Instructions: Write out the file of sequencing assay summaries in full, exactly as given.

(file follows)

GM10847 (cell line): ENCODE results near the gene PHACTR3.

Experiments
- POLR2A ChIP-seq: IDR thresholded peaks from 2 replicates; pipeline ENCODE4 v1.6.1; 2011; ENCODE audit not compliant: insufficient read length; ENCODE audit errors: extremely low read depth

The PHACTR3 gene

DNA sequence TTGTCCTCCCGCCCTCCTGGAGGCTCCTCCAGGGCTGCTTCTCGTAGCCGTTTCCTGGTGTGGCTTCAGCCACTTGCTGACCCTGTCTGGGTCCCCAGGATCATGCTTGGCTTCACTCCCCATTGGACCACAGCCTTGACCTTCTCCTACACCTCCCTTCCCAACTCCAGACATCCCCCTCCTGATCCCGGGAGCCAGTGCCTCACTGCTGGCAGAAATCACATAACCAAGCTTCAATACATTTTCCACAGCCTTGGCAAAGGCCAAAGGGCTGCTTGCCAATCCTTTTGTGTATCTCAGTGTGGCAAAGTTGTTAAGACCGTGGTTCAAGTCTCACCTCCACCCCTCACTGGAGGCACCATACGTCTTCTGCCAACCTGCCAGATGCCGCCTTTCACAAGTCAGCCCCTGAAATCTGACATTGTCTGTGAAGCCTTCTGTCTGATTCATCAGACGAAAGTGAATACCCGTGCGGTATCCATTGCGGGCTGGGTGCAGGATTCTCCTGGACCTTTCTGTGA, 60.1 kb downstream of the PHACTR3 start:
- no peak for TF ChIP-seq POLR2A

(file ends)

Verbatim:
GM10847 (cell line): ENCODE results near the gene PHACTR3.

Experiments
- POLR2A ChIP-seq: IDR thresholded peaks from 2 replicates; pipeline ENCODE4 v1.6.1; 2011; ENCODE audit not compliant: insufficient read length; ENCODE audit errors: extremely low read depth

The PHACTR3 gene

DNA sequence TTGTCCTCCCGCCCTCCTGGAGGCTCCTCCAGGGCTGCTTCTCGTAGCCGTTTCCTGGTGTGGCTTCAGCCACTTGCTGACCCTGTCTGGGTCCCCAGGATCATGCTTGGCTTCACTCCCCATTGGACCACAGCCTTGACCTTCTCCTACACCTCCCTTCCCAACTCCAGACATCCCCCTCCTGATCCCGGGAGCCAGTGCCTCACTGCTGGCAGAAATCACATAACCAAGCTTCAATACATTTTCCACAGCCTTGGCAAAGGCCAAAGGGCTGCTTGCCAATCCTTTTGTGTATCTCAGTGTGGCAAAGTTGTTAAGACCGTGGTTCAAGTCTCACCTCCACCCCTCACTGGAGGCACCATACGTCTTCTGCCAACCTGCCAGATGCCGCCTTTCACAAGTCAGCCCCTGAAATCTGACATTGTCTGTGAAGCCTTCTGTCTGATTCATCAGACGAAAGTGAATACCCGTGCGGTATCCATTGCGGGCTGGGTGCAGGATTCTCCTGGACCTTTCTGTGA, 60.1 kb downstream of the PHACTR3 start:
- no peak for TF ChIP-seq POLR2A